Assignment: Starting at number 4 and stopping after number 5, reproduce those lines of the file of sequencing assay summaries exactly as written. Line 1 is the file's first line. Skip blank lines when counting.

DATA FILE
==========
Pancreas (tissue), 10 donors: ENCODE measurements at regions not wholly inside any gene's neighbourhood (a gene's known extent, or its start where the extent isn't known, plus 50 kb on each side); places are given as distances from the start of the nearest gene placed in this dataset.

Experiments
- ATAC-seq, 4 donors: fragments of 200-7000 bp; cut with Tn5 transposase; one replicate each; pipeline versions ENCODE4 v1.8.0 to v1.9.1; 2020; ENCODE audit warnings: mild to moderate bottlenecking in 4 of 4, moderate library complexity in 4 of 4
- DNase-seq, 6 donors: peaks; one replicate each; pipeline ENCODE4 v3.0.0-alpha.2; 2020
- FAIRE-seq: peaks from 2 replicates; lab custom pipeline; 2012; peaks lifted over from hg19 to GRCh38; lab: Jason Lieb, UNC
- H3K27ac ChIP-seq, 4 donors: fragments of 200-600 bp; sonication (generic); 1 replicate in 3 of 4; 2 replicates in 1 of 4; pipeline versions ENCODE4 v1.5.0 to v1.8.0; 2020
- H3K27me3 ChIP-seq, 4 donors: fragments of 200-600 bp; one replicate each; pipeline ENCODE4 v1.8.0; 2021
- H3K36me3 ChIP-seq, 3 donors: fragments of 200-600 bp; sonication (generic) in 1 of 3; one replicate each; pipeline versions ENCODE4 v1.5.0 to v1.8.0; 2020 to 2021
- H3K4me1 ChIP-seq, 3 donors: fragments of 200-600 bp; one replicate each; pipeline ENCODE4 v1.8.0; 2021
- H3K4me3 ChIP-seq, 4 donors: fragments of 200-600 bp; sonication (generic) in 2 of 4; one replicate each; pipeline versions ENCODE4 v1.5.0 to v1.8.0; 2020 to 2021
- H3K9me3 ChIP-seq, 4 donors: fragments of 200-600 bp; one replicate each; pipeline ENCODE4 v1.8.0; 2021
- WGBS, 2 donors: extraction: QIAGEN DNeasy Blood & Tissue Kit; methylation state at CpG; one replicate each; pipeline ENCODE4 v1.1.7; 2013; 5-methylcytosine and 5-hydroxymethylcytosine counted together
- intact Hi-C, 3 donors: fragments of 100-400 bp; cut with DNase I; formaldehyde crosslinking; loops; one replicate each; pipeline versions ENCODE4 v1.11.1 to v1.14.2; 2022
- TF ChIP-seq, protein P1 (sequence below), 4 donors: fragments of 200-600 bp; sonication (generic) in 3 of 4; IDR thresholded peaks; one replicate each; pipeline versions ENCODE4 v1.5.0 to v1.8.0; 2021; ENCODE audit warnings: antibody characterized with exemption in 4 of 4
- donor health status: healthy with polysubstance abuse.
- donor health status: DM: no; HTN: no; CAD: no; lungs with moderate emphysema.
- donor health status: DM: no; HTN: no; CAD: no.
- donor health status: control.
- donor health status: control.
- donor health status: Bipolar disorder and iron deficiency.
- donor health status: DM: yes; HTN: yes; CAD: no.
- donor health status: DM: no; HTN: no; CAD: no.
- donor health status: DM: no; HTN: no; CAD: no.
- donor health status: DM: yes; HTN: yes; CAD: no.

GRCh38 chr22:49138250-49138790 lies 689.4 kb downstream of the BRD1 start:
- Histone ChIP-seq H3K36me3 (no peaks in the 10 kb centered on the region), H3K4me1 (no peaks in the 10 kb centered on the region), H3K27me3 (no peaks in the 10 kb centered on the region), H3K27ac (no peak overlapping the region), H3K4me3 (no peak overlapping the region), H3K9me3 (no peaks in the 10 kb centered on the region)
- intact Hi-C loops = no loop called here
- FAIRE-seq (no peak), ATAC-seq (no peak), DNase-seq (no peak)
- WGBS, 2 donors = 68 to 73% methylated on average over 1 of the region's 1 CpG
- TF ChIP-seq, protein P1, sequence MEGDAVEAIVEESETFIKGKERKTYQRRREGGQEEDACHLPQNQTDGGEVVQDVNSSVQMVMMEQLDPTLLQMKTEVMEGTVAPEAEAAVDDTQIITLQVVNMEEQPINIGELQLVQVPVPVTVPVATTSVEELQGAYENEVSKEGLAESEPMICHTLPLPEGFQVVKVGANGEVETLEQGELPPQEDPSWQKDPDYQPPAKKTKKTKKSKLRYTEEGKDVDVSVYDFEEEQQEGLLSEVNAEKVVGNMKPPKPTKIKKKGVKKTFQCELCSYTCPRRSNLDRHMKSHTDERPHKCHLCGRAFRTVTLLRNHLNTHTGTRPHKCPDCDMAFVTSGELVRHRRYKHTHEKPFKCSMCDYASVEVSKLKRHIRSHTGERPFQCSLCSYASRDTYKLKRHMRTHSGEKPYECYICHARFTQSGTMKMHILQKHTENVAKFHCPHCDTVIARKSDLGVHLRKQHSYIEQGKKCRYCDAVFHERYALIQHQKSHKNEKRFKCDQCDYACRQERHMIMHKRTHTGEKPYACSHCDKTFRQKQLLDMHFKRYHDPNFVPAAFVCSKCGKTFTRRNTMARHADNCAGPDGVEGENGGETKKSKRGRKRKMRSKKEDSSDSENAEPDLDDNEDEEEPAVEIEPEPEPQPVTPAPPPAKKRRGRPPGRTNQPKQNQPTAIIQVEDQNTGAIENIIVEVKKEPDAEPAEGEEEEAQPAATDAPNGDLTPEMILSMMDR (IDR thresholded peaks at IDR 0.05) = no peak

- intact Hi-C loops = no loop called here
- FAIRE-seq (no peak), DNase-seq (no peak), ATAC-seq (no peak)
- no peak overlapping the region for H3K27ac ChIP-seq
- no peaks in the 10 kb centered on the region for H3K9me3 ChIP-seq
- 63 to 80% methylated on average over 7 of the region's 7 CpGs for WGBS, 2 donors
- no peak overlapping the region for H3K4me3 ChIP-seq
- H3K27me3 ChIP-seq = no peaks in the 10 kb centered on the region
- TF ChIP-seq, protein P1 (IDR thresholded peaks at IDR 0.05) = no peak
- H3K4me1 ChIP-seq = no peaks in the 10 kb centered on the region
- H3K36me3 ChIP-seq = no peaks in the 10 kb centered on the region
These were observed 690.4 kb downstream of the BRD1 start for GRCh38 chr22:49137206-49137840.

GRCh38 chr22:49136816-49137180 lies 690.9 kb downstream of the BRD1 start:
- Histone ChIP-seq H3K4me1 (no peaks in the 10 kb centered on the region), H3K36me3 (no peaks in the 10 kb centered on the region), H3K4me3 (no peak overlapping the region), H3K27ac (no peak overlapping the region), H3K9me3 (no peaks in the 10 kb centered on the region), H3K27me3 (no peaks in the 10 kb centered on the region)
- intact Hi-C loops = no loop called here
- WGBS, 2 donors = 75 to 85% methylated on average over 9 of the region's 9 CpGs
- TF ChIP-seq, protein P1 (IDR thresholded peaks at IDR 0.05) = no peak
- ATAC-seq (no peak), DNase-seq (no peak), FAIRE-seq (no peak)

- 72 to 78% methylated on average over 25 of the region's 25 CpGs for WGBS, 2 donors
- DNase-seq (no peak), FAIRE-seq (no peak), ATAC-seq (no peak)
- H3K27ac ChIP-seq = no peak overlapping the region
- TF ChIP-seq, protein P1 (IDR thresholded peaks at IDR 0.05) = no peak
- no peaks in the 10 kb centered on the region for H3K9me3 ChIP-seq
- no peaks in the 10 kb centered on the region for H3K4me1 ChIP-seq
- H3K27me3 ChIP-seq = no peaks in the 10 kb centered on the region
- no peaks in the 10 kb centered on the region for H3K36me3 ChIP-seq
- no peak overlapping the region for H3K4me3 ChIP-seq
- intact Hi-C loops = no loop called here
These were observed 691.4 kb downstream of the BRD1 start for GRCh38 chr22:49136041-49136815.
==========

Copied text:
- DNase-seq, 6 donors: peaks; one replicate each; pipeline ENCODE4 v3.0.0-alpha.2; 2020
- FAIRE-seq: peaks from 2 replicates; lab custom pipeline; 2012; peaks lifted over from hg19 to GRCh38; lab: Jason Lieb, UNC